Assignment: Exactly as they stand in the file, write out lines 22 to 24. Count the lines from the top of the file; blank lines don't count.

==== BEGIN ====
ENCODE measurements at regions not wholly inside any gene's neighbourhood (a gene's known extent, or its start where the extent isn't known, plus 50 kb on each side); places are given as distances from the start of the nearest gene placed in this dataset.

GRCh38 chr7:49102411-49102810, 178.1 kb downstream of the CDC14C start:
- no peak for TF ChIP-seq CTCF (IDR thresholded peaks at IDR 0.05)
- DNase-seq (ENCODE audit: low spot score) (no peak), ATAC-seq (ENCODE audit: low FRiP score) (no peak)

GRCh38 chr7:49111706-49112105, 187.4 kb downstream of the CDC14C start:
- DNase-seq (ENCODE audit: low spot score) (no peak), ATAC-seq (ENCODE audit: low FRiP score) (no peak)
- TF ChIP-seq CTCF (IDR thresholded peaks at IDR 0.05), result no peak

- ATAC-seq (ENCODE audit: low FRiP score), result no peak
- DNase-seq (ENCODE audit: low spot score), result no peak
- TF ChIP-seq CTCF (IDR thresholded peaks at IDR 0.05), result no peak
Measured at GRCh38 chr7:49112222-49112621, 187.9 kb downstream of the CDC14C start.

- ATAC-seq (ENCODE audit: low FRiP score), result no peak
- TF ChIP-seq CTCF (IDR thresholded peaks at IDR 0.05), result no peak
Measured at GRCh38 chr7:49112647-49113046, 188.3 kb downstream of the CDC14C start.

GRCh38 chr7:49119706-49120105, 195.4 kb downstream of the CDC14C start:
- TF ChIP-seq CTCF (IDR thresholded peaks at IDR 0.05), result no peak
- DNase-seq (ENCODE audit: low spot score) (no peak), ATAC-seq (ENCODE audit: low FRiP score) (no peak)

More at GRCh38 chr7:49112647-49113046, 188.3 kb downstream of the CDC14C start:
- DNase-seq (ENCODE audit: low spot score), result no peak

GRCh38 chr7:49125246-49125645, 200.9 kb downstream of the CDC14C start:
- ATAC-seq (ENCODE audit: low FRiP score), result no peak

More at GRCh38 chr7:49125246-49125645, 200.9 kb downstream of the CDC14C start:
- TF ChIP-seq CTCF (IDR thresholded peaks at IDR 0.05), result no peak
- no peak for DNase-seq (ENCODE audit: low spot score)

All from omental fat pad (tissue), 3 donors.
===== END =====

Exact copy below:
More at GRCh38 chr7:49125246-49125645, 200.9 kb downstream of the CDC14C start:
- TF ChIP-seq CTCF (IDR thresholded peaks at IDR 0.05), result no peak
- no peak for DNase-seq (ENCODE audit: low spot score)